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New Round of Tremors Follows Mission’s 3rd Medical Team in Ecuador's Quake Zone

May 18, 2016

(May 18, 2016 - by Ralph Kurtenbach and Harold Goerzen)  Ecuador’s coastal area was shaken again by earthquakes today (Wednesday, May 18). The temblors occurred just a month after an April 16 quake upended tourism towns and cities across two provinces, leaving some 660 people dead and over 4,600 injured.

The pair of tremors, interspersed by aftershocks, occurred near Mompiche in Ecuador’s northern province of Esmeraldas. Just before 3 a.m. a 6.8-strength quake jolted people from their sleep. Its epicenter was around the community of Rosa Zarate, according to the Ecuador-based Geophysical Institute. Throughout the morning hours, aftershocks continued periodically. Then around noon another 6.8-strength quake struck the same area.

Map indicates the epicenter of the latest aftershocks about 36 miles south of the city of Esmeraldas. News sources reported that the recent tremors caused one death and injured another 85 people.Ecuadorian President Rafael Correa announced on Twitter that one person died and at least 85 were injured. People had already been unnerved by the killer 7.8-strength quake that hit at 6:58 p.m. Saturday, April 16, leaving nearly 30,000 displaced after homes, businesses, churches, hotels and other structures were thrown down. Victims may begin to wonder if life will ever return to normal.

In the port city of Guayaquil, a Reach Beyond broadcast partner (HCJB-2) was unaffected by the tremors, according to Allen Graham, who is directing the facility. About 100 miles inland, people in Quito felt the shaking of both the 3 a.m. and 11:47 a.m. temblors, the earlier one of which lasted nearly a minute.

“Whoo!” exclaimed Reach Beyond’s Hermann Schirmacher on his Facebook account, describing the quake’s magnitude and saying, “I jumped out of my bed and got to the roof. All fine here.”

Dr. Steve Nelson examines family members as part of Reach Beyond's third emergency medical response team May 6-13.Days earlier, Schirmacher and three others from Reach Beyond had returned to Quito after days of medical caravan work in Manabí province where physicians Drs. Mauricio Coronel and Steve Nelson treated 327 patients in rural zones during several days. The province had suffered widespread damage and loss of life in the initial quake.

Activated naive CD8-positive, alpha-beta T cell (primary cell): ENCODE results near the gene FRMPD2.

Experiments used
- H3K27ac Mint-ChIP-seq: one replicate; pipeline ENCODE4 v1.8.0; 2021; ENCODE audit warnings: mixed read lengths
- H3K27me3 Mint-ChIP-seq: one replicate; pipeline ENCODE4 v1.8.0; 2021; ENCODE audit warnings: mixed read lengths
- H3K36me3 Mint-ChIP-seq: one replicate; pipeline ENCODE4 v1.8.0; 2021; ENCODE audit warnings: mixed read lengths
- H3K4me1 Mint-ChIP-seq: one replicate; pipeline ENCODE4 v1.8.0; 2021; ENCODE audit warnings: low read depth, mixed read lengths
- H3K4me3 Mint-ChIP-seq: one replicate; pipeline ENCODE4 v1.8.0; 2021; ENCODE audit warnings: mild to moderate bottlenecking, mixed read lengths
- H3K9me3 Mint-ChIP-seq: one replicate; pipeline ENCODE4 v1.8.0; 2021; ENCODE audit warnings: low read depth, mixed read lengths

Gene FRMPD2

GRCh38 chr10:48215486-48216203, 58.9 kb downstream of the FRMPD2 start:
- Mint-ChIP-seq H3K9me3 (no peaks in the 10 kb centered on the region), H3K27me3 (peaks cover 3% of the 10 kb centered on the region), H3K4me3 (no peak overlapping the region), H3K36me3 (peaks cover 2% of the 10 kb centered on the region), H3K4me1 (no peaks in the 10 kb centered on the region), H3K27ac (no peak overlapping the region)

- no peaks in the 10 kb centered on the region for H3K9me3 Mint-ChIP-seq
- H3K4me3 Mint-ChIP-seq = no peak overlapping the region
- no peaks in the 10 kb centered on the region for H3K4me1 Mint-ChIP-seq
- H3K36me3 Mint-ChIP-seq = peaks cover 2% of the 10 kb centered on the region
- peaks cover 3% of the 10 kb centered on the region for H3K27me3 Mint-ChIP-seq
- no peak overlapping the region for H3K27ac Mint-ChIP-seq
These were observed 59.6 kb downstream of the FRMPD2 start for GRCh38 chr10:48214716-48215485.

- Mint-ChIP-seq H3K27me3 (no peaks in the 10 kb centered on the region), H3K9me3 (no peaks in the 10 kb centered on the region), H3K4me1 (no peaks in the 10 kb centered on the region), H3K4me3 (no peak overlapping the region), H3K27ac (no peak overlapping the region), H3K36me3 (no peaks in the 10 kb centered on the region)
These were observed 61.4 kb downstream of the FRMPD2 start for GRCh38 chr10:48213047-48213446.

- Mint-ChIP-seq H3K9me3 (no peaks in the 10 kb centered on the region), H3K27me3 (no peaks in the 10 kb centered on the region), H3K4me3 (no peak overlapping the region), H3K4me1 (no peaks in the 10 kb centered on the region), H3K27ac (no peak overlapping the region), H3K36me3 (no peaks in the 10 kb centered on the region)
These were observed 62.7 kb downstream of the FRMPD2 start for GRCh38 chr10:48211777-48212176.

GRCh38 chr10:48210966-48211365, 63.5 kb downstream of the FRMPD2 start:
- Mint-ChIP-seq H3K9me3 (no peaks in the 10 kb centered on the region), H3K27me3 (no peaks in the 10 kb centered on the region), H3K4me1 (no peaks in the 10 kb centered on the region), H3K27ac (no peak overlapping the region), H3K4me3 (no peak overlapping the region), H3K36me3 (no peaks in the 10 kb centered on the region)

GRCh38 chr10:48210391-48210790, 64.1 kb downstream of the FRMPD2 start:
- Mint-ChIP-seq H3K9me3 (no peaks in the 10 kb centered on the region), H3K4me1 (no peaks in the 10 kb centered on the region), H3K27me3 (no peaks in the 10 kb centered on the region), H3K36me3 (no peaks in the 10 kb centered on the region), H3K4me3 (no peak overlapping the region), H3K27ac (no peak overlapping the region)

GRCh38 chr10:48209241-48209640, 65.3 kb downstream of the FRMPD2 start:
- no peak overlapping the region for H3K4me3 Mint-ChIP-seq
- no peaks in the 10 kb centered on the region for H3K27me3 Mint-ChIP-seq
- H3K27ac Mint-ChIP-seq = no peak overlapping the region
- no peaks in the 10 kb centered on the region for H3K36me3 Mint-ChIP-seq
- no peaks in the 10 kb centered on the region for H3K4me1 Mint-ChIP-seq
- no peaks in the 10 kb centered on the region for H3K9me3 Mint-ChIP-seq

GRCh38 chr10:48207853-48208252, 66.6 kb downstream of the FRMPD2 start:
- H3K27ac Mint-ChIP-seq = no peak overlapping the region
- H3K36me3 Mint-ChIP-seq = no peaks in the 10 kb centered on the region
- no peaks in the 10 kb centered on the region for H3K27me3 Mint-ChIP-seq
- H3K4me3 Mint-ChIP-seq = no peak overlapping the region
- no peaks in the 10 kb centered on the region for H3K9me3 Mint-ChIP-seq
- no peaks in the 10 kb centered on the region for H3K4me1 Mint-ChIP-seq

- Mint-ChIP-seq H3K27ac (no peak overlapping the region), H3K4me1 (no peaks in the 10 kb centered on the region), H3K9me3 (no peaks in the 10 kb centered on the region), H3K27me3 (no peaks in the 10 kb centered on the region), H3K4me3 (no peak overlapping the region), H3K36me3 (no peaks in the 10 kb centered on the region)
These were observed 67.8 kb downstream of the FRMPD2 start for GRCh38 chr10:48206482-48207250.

“The acute needs related to the earthquake have been dealt with,” said Nelson, whose time in Manabí province this month showed him “an ongoing issue with people [which] is the anxiety of a possible further earthquake,” fed by rumors claiming a new quake would top the April 16 event.

“The people were still living outside of their homes,” Nelson added, “even though their structures seem to be fairly stable, they were still living in tarps and tents outside their homes.” Reach Beyond’s physicians had been invited to work in the disaster zone under the auspices of Ecuador’s Ministry of Health, and that working relationship continues.

Following this week’s temblors, Correa said that some areas along the coast had lost power and said schools would be canceled nationwide as a precaution. Some previously ravaged homes and buildings suffered more damage in today's tremors.

Heavy equipment is brought in to demolish buildings such as this one in hard-hit Canoa that were deemed irreparable as a result of the April 16 quake.“These sort of aftershocks are normal, but that doesn't mean they're not scary and can cause damage," Correa said in a televised address. He added that aftershocks of this magnitude are not unusual for up to two months after a major quake like the one Ecuador experienced.

Schirmacher, in a May 17 interview with Radio Station HCJB in Quito, told of leading two medical teams (late April and early May) that showed him areas of Manabí province “that I hadn’t even seen before on a map even though they’ve always been there.”

On one occasion at the end of the road, Nelson, 70, mounted a horse for the climb to a patient’s house. Two volunteer psychologists and Schirmacher walked, as did the patient’s relative who carried Nelson’s medical bag.

Dr. Steve Nelson rides a horse to a patient's home that is inaccessible by vehicle.“Many times people may not have had such a great need, but perhaps an earnest conversation with a physician where the doctor heard them,” Schirmacher told HCJB’s Edwin Chamorro, a key liaison following the April quake that rocked Ecuador. He and the radio station served as a linchpin that brought together Reach Beyond’s Hospital Vozandes-Quito and a Ministry of Health doctor who requested help in Esmeraldas province.

Schirmacher went on, calling the medical consults offered during the May 6-13 trip “a secure place that provided a listening ear where people could unburden themselves. We also saw this in conversations with the psychologists—something that was more than getting a cooking pot, some sugar or a box of supplies. There was great need for people to be listened to by someone willing to walk with them through this difficult time.”

To give to the relief efforts, visit www.reachbeyond.org/ecuadorrelief.


Sources: Reach Beyond, Radio Station HCJB, The Independent, Teleamazonas, El Comercio




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